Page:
Most often, when scandals erupt in the lives of public figures, we do not know “what actually happened,” but we do know that powerful people have the ability to surpress rumors, get lighter sentences and fundamentally move on in ways that others do not. And in instances such as these, we as an audience are complicit in the creation of this power. Our job is not to persecute, defend or be public jury, but rather to acknowledge that we play a distinct role in perpetuating the unequal distribution of power and representation.

STEVE HOCHMAN ON SLY STONE

Different strokes for different folks.

So sang Sly and the Family Stone in the 1968 can’t-we-all-get-along anthem “Everyday People.” It was a boisterous expression of the Bay Area band’s cross-cultural, cross-gender, cross-genre extravaganza, as conceived, built and led by Sylvester Stewart, a.k.a. Sly Stone. And it was the first No. 1 hit in a catalog that stands as a singular, essential pop prism, gathering the energies and creativities of James Brown, the Beatles, Bob Dylan, Jimi Hendrix and so much more into something wholly its own. Sly and the Family Stone’s sound put out a rainbow that would stimulate and illuminate everything from Miles Davis’ rocked-up fusions through Prince at his purplest and beyond. Well, that’s how I see it.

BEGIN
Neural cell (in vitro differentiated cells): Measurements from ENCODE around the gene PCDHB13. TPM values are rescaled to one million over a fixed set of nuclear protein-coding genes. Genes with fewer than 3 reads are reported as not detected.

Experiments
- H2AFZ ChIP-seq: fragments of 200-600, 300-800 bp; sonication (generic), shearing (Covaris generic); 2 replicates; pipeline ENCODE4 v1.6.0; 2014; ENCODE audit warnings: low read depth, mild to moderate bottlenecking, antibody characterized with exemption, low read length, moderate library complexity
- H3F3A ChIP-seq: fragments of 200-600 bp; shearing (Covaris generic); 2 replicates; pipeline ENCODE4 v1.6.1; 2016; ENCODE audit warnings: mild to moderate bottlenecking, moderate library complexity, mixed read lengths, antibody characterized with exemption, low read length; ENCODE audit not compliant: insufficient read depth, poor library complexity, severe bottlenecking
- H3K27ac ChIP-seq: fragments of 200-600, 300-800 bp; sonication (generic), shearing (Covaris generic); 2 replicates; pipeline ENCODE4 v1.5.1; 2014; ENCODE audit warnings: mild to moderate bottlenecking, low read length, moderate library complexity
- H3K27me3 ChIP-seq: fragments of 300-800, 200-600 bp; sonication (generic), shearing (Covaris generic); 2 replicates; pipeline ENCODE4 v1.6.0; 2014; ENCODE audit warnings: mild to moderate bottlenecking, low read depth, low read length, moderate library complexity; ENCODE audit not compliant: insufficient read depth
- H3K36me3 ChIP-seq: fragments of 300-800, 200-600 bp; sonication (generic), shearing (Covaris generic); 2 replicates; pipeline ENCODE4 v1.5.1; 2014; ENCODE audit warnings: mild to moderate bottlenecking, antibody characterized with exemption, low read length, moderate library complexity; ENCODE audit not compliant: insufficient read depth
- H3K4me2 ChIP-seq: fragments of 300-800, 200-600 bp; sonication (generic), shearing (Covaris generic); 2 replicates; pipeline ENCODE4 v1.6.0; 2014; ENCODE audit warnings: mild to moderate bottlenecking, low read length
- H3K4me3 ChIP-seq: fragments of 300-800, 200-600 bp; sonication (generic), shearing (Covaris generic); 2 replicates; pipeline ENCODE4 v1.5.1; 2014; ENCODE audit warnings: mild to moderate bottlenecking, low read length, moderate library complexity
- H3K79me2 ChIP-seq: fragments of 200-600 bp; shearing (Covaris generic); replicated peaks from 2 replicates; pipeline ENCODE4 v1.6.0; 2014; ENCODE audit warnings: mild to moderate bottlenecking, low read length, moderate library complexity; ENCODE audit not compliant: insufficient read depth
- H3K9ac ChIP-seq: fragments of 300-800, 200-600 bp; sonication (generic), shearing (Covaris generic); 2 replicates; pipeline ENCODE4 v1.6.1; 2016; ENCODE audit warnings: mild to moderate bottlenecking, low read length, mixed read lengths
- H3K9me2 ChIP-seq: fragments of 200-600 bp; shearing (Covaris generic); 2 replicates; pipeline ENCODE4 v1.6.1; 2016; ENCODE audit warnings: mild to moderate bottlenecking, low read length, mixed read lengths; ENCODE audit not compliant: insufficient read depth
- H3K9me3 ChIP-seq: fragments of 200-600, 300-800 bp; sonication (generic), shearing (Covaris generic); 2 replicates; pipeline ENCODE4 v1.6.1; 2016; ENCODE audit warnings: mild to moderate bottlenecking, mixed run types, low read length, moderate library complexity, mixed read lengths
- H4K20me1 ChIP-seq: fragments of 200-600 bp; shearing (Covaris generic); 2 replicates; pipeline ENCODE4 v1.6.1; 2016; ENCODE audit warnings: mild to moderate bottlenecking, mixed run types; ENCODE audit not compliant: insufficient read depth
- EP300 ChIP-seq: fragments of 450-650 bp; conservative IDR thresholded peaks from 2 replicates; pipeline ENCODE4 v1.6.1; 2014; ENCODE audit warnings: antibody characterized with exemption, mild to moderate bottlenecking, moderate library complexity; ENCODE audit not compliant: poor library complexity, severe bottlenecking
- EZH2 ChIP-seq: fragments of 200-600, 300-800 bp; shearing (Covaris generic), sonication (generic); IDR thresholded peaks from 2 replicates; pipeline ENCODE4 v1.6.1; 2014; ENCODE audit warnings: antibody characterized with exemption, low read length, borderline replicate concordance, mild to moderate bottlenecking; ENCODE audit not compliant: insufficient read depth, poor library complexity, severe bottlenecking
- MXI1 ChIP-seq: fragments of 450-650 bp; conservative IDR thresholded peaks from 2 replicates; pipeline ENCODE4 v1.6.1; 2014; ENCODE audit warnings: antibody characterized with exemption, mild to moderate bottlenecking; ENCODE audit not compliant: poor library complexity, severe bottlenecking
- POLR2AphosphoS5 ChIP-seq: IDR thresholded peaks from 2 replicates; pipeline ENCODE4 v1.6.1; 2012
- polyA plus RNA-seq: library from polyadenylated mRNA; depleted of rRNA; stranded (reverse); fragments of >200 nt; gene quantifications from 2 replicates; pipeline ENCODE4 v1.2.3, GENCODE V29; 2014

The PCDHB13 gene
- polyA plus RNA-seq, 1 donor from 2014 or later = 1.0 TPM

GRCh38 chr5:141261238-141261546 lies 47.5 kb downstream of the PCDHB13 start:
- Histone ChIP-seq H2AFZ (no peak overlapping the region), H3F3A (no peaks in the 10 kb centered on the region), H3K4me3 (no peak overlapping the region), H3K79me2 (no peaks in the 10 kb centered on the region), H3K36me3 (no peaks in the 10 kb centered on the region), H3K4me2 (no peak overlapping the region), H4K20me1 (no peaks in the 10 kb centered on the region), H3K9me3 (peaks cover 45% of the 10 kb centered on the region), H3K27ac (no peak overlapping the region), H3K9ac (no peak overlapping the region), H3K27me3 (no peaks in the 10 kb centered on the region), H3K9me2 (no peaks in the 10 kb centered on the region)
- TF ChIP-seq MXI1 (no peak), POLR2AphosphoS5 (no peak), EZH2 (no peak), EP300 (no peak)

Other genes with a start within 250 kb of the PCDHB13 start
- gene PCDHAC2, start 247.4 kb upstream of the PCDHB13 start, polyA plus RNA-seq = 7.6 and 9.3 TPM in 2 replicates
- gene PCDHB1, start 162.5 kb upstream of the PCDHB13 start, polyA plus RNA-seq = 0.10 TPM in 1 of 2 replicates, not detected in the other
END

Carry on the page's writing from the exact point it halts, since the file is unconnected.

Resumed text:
A few years later, per the 2005 memoir by his then-girlfriend Deborah King (later Deborah Santana — she married guitar star Carlos in 1973), the everyday Sly was a drug-addled mess who regularly landed backhand strokes to her face. In My Space Between the Stars, King/Santana portrays Stone as a physically and verbally abusive monster, a picture that overshadows and invalidates his musical and cultural accomplishments. Well, that’s how my girlfriend sees it.